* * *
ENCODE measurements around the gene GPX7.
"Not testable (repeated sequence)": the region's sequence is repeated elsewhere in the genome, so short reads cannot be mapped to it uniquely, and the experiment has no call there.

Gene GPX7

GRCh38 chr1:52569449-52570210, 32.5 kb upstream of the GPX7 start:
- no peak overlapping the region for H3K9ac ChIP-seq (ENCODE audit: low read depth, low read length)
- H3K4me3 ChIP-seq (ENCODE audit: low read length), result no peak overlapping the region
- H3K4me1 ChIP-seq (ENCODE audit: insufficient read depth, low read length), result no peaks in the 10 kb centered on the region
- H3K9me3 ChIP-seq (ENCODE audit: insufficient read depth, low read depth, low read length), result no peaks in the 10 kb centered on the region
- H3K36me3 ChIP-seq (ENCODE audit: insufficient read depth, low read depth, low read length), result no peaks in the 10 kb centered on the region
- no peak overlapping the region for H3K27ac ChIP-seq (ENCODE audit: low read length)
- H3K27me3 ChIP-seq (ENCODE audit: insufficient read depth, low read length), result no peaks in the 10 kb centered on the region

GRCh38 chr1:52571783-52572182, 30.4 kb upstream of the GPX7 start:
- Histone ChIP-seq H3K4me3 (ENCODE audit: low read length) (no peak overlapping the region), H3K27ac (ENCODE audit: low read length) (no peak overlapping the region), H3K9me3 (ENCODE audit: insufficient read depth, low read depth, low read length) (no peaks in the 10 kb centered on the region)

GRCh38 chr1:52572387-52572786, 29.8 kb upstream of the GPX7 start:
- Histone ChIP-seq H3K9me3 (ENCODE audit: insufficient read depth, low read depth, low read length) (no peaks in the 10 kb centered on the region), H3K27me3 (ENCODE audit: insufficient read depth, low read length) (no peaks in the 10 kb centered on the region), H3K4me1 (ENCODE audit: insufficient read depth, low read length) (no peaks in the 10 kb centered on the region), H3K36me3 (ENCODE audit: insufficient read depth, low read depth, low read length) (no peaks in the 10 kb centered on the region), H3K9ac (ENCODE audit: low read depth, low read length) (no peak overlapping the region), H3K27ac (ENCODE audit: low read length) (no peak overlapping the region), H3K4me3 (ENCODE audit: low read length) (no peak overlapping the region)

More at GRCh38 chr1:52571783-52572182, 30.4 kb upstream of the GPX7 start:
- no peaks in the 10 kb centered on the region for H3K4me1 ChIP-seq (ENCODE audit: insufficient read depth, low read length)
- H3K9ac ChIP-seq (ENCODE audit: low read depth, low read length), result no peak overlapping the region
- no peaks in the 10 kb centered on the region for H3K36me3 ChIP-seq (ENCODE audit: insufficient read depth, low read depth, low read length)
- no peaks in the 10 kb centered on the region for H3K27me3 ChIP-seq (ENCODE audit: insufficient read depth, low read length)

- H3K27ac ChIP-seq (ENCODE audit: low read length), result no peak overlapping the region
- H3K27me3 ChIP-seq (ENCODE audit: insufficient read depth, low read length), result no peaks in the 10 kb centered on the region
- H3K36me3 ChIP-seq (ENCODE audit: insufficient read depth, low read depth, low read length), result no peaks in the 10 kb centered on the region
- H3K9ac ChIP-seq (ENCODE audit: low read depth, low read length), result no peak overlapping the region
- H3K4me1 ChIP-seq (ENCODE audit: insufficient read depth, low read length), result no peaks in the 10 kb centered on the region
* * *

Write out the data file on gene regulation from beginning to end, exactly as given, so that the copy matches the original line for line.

ENCODE measurements around the gene GPX7.
"Not testable (repeated sequence)": the region's sequence is repeated elsewhere in the genome, so short reads cannot be mapped to it uniquely, and the experiment has no call there.

Gene GPX7

GRCh38 chr1:52569449-52570210, 32.5 kb upstream of the GPX7 start:
- no peak overlapping the region for H3K9ac ChIP-seq (ENCODE audit: low read depth, low read length)
- H3K4me3 ChIP-seq (ENCODE audit: low read length), result no peak overlapping the region
- H3K4me1 ChIP-seq (ENCODE audit: insufficient read depth, low read length), result no peaks in the 10 kb centered on the region
- H3K9me3 ChIP-seq (ENCODE audit: insufficient read depth, low read depth, low read length), result no peaks in the 10 kb centered on the region
- H3K36me3 ChIP-seq (ENCODE audit: insufficient read depth, low read depth, low read length), result no peaks in the 10 kb centered on the region
- no peak overlapping the region for H3K27ac ChIP-seq (ENCODE audit: low read length)
- H3K27me3 ChIP-seq (ENCODE audit: insufficient read depth, low read length), result no peaks in the 10 kb centered on the region

GRCh38 chr1:52571783-52572182, 30.4 kb upstream of the GPX7 start:
- Histone ChIP-seq H3K4me3 (ENCODE audit: low read length) (no peak overlapping the region), H3K27ac (ENCODE audit: low read length) (no peak overlapping the region), H3K9me3 (ENCODE audit: insufficient read depth, low read depth, low read length) (no peaks in the 10 kb centered on the region)

GRCh38 chr1:52572387-52572786, 29.8 kb upstream of the GPX7 start:
- Histone ChIP-seq H3K9me3 (ENCODE audit: insufficient read depth, low read depth, low read length) (no peaks in the 10 kb centered on the region), H3K27me3 (ENCODE audit: insufficient read depth, low read length) (no peaks in the 10 kb centered on the region), H3K4me1 (ENCODE audit: insufficient read depth, low read length) (no peaks in the 10 kb centered on the region), H3K36me3 (ENCODE audit: insufficient read depth, low read depth, low read length) (no peaks in the 10 kb centered on the region), H3K9ac (ENCODE audit: low read depth, low read length) (no peak overlapping the region), H3K27ac (ENCODE audit: low read length) (no peak overlapping the region), H3K4me3 (ENCODE audit: low read length) (no peak overlapping the region)

More at GRCh38 chr1:52571783-52572182, 30.4 kb upstream of the GPX7 start:
- no peaks in the 10 kb centered on the region for H3K4me1 ChIP-seq (ENCODE audit: insufficient read depth, low read length)
- H3K9ac ChIP-seq (ENCODE audit: low read depth, low read length), result no peak overlapping the region
- no peaks in the 10 kb centered on the region for H3K36me3 ChIP-seq (ENCODE audit: insufficient read depth, low read depth, low read length)
- no peaks in the 10 kb centered on the region for H3K27me3 ChIP-seq (ENCODE audit: insufficient read depth, low read length)

- H3K27ac ChIP-seq (ENCODE audit: low read length), result no peak overlapping the region
- H3K27me3 ChIP-seq (ENCODE audit: insufficient read depth, low read length), result no peaks in the 10 kb centered on the region
- H3K36me3 ChIP-seq (ENCODE audit: insufficient read depth, low read depth, low read length), result no peaks in the 10 kb centered on the region
- H3K9ac ChIP-seq (ENCODE audit: low read depth, low read length), result no peak overlapping the region
- H3K4me1 ChIP-seq (ENCODE audit: insufficient read depth, low read length), result no peaks in the 10 kb centered on the region